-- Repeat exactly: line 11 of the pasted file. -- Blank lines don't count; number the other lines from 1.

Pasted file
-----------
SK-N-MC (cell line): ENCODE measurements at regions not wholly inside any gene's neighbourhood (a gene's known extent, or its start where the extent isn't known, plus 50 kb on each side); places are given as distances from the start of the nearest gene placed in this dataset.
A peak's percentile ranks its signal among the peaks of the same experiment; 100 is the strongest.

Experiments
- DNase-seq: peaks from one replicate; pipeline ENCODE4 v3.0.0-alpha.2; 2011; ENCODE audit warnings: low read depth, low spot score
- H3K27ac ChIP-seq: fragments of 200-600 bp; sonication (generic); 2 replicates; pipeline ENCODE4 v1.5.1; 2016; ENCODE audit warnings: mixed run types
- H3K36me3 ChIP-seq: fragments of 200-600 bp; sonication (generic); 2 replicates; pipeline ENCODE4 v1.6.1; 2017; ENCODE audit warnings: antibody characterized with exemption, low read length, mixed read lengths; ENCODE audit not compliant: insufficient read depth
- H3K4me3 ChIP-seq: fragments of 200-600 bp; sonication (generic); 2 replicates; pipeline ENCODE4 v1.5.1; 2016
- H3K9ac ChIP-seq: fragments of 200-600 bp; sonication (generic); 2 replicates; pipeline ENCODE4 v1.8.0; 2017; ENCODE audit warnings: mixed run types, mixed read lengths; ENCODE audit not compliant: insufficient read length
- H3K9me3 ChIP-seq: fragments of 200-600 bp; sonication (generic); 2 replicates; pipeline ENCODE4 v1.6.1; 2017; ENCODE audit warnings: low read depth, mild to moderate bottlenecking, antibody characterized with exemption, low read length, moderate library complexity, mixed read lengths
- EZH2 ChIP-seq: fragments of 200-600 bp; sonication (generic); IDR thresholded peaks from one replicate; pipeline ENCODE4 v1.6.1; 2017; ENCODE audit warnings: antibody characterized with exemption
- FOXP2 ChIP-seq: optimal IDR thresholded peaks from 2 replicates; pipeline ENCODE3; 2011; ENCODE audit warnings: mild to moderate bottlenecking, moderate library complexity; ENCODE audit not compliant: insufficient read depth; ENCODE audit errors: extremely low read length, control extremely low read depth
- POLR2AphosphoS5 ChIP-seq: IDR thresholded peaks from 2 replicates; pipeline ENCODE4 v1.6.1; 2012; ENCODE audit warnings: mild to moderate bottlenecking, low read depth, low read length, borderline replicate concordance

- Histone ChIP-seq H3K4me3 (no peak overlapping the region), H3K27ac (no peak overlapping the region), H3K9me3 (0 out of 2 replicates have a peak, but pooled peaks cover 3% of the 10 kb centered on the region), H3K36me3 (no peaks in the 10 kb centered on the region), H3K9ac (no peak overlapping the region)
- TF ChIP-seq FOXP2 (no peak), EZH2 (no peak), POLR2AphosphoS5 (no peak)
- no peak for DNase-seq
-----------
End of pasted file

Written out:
- FOXP2 ChIP-seq: optimal IDR thresholded peaks from 2 replicates; pipeline ENCODE3; 2011; ENCODE audit warnings: mild to moderate bottlenecking, moderate library complexity; ENCODE audit not compliant: insufficient read depth; ENCODE audit errors: extremely low read length, control extremely low read depth